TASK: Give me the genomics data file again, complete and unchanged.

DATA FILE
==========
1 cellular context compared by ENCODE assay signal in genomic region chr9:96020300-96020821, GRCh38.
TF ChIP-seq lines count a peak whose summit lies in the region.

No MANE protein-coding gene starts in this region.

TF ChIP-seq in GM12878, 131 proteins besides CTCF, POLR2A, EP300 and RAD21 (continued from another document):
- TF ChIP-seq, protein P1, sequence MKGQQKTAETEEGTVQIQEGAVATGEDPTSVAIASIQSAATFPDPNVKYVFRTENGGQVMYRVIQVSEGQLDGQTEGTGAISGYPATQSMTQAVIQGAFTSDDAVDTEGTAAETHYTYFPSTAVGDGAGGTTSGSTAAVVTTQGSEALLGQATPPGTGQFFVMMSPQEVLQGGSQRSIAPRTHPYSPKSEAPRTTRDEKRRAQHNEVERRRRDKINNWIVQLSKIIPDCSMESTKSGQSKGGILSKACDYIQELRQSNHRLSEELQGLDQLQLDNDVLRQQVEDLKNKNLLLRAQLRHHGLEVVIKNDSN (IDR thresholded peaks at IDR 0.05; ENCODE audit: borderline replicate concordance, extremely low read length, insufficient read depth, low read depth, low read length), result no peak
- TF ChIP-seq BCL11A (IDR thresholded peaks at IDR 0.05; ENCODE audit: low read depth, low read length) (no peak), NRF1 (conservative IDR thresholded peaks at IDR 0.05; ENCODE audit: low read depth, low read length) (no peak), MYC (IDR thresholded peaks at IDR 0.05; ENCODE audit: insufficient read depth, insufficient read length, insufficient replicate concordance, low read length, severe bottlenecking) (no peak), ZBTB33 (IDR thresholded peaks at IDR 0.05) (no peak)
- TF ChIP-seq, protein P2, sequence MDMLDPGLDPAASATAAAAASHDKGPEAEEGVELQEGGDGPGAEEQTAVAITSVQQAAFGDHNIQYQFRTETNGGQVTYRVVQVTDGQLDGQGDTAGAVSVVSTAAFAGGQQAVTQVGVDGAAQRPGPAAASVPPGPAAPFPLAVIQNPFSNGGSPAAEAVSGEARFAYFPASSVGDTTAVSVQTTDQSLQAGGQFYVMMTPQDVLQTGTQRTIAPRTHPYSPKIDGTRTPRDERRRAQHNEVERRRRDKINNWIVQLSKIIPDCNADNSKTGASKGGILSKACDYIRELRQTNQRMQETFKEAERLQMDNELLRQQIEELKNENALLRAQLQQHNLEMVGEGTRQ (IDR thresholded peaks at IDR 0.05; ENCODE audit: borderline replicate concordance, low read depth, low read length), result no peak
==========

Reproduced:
1 cellular context compared by ENCODE assay signal in genomic region chr9:96020300-96020821, GRCh38.
TF ChIP-seq lines count a peak whose summit lies in the region.

No MANE protein-coding gene starts in this region.

TF ChIP-seq in GM12878, 131 proteins besides CTCF, POLR2A, EP300 and RAD21 (continued from another document):
- TF ChIP-seq, protein P1, sequence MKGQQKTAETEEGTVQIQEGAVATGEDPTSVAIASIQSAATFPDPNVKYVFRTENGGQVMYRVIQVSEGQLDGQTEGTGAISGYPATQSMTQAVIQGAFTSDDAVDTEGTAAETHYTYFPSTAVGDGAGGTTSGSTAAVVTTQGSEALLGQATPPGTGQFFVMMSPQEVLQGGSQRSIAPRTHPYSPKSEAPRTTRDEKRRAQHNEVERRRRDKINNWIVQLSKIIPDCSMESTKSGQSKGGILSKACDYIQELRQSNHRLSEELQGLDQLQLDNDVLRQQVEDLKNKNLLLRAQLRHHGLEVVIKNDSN (IDR thresholded peaks at IDR 0.05; ENCODE audit: borderline replicate concordance, extremely low read length, insufficient read depth, low read depth, low read length), result no peak
- TF ChIP-seq BCL11A (IDR thresholded peaks at IDR 0.05; ENCODE audit: low read depth, low read length) (no peak), NRF1 (conservative IDR thresholded peaks at IDR 0.05; ENCODE audit: low read depth, low read length) (no peak), MYC (IDR thresholded peaks at IDR 0.05; ENCODE audit: insufficient read depth, insufficient read length, insufficient replicate concordance, low read length, severe bottlenecking) (no peak), ZBTB33 (IDR thresholded peaks at IDR 0.05) (no peak)
- TF ChIP-seq, protein P2, sequence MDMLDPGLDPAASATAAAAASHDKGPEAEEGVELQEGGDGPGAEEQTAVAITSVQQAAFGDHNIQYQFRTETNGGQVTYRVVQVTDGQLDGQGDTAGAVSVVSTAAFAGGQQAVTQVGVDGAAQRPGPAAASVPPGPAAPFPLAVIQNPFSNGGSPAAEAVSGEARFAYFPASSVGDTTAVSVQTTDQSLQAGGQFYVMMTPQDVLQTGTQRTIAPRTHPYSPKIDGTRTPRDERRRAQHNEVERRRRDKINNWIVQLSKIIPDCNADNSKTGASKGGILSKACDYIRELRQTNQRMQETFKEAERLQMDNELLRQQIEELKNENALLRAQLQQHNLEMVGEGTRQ (IDR thresholded peaks at IDR 0.05; ENCODE audit: borderline replicate concordance, low read depth, low read length), result no peak